How to Join the Family of Nations

Nearly two out of three Americans believe U.S. international relations are on the wrong track. But here's what some are doing to turn that around.

Superpowers rise and fall. Under better management, ours might, perhaps, have risen for longer. Under visionary leadership, it might even have been a force for shared prosperity, genuine democracy, and peace.

Regardless of what might have been, it’s now becoming clear that our brief time as the world’s sole superpower is drawing to a close. Global power is dispersing among China, the European Union, and smaller power centers, each of which is pursuing its own alliances and interests, often ignoring U.S. wishes.

The invasion and occupation of Iraq cost the U.S. much of its moral standing in the world and left our military stretched thin and increasingly unwelcome. Our reputation has been further damaged by our failure, thus far, to take responsibility for the climate impact of our wasteful ways.

Our dollar is tumbling, our federal budget is deep in the red, our trade deficit keeps mounting. The economic expansion, largely driven by consumer debt, is hitting the post-subprime wall; the problem is exacerbated by skyrocketing food and energy prices, and stagnant wages. Cash-strapped state and local governments are cutting vital services.

The question now at hand is how—not whether—our reign as the world’s sole superpower will end.

Given all that, there are surprisingly good options available to us—especially if we choose to gracefully relinquish the top-dog position. Instead of developing a new generation of nuclear weapons, for example, we may be nearing a tipping point in support for nuclear abolition, as former Secretary of State George Shultz suggests in our interview.

A coalition of candidates for Congress is offering a new plan that spells out how to get out of Iraq. And instead of attacking Iran, as some are advocating, sitting down to talk with that nation could help the U.S. out of our quagmire in Iraq and move us toward solutions elsewhere in the region.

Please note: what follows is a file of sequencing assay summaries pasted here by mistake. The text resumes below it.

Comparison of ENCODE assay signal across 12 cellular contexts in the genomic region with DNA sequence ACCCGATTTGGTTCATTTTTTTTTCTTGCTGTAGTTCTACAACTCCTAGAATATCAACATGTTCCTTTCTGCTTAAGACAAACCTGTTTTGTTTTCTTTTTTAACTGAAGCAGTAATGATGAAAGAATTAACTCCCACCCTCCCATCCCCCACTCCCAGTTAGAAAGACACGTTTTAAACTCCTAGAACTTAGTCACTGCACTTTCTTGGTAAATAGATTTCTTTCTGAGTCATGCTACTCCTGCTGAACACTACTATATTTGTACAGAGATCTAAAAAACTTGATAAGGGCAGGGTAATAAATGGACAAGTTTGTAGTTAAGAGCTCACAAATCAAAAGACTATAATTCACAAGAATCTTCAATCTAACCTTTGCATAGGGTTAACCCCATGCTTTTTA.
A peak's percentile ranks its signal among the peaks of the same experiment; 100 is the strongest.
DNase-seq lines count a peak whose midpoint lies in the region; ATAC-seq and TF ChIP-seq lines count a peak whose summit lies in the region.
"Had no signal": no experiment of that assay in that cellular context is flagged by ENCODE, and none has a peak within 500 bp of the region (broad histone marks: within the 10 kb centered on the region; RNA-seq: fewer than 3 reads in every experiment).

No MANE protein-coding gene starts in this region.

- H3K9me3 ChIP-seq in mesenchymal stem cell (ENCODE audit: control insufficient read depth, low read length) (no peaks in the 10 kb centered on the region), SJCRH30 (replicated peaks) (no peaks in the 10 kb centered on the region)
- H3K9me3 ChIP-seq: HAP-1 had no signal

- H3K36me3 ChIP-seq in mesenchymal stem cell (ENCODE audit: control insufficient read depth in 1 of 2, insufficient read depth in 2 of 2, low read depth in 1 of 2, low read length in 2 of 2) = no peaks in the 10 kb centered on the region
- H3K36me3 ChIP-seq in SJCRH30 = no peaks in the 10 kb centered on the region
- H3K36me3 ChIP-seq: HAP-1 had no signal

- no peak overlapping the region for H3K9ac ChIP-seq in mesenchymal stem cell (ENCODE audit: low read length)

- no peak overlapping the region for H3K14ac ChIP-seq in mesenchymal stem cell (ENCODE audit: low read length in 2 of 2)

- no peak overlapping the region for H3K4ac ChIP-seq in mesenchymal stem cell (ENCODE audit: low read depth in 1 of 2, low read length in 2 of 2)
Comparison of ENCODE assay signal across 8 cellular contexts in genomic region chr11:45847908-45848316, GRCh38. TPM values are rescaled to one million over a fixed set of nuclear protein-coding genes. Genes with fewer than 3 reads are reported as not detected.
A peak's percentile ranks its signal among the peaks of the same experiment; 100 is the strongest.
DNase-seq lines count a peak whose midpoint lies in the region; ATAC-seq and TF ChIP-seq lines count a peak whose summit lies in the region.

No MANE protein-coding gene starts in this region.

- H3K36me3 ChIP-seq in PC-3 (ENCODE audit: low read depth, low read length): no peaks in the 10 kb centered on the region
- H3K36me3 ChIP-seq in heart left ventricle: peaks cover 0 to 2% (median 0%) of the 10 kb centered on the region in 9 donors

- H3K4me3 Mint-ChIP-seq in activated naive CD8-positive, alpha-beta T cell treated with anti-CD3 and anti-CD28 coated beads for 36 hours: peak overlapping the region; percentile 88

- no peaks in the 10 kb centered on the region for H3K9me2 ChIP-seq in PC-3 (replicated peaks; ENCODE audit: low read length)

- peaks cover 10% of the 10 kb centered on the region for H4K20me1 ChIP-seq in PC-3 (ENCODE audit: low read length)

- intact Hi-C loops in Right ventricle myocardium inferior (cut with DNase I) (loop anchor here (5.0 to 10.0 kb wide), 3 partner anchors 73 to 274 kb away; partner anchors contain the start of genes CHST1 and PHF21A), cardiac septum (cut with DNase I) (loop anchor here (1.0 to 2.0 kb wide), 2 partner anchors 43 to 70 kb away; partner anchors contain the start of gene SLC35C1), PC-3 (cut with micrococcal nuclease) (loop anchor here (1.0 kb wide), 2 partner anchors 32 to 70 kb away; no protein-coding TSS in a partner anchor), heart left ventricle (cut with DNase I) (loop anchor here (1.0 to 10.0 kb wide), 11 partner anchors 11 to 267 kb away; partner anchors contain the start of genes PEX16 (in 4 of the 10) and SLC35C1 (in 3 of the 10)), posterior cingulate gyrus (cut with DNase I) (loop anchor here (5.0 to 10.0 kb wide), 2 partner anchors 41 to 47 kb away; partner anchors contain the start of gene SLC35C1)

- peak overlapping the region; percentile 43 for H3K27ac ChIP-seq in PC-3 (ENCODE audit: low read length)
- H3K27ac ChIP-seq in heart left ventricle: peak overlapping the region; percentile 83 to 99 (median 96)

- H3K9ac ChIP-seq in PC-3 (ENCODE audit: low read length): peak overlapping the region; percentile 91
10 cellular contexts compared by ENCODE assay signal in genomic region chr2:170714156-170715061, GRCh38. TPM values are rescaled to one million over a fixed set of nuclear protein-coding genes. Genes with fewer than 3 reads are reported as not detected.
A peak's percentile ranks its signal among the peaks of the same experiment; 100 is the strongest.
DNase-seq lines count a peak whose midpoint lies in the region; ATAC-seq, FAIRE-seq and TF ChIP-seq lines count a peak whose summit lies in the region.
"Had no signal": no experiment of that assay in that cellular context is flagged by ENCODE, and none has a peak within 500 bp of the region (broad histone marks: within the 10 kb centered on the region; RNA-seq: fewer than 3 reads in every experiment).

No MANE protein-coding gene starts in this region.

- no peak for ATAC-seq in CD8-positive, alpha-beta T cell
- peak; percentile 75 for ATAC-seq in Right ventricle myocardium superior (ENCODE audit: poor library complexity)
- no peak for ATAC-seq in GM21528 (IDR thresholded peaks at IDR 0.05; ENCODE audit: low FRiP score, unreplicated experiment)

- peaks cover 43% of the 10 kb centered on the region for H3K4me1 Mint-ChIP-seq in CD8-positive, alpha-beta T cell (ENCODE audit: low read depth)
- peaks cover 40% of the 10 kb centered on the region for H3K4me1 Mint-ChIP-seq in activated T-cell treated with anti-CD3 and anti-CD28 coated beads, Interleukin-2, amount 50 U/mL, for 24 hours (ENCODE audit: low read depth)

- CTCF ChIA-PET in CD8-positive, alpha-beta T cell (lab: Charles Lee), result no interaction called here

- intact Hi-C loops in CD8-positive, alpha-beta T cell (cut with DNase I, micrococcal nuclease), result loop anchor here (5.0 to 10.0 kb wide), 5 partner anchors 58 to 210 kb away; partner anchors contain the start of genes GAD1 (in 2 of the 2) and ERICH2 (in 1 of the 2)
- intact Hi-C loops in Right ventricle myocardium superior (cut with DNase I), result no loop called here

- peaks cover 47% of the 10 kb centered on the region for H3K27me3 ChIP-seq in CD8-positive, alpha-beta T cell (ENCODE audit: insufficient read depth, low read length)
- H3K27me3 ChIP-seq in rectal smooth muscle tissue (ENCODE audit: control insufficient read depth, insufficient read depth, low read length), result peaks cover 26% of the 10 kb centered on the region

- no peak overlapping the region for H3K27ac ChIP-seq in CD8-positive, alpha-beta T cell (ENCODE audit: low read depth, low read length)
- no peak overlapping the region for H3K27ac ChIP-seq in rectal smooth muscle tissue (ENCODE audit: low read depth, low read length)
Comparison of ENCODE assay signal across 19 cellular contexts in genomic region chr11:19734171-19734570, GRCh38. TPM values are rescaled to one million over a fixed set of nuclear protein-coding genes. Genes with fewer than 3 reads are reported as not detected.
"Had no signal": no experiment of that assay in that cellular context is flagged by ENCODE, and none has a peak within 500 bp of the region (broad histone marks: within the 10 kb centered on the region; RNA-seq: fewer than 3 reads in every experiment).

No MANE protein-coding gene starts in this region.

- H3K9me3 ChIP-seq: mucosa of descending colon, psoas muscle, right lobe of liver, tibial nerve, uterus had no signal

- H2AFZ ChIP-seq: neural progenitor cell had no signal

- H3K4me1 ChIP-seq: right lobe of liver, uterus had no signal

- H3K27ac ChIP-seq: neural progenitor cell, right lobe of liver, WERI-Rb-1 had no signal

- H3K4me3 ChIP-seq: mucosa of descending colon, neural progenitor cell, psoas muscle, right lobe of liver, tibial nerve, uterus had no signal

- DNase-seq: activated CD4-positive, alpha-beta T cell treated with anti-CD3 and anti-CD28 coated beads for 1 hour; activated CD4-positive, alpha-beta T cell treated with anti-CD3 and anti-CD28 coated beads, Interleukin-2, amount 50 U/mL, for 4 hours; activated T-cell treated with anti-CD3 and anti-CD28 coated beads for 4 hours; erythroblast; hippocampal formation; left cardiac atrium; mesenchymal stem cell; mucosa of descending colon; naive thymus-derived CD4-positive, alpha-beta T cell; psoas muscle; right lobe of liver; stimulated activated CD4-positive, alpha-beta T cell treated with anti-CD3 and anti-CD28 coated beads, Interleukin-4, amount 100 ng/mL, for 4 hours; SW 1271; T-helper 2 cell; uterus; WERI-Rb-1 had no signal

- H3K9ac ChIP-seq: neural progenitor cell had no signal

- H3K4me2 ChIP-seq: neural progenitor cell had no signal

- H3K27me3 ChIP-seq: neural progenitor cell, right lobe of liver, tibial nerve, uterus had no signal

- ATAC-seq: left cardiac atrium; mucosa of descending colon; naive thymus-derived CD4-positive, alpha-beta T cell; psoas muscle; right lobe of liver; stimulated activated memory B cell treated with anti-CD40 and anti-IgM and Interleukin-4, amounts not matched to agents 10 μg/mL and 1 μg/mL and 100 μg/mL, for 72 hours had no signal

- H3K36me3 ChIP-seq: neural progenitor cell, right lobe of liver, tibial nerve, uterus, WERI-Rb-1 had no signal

Joining the community of nations is a remarkably plausible option for us, and it won’t require new spending. On the contrary, we would save billions by returning the military to its traditional role as a defender of the United States instead of a defender of global superpower interests. In addition to abolishing nuclear weapons, we could scrap other unneeded weapons systems, and close foreign military bases as demanded by many citizens who live near them.

The American people are still generally liked and admired around the world, even while our official foreign policy is widely rejected. Perhaps that is because so many Americans act as though we already are a member of a family of nations, not a global bully, even while our government does the reverse. Some Americans are involved in DIY (do-it-yourself) foreign policy—adopting town council resolutions for peace, pressing for Third World debt relief, exchanging music and scientific know-how across borders.

These actions are good, but not sufficient. We need to transition our country from a militaristic superpower to a post-empire partner among a community of nations. Our elected officials can only depart from the old superpower script if they have our support and vision. We need to bring our communities into the national dialogue on our place in the world. We need to communicate with elected officials and the news media.

This is a moment when many are prepared to consider fresh approaches. The good news is that, as the contributors to this issue demonstrate, there are already some great ideas out there about how to make the change.

Sarah van Gelder wrote this article as part of A Just Foreign Policy, the Summer 2008 issue of YES! Magazine. Sarah is Executive Editor of YES! Magazine. Photo of Sarah van Gelder
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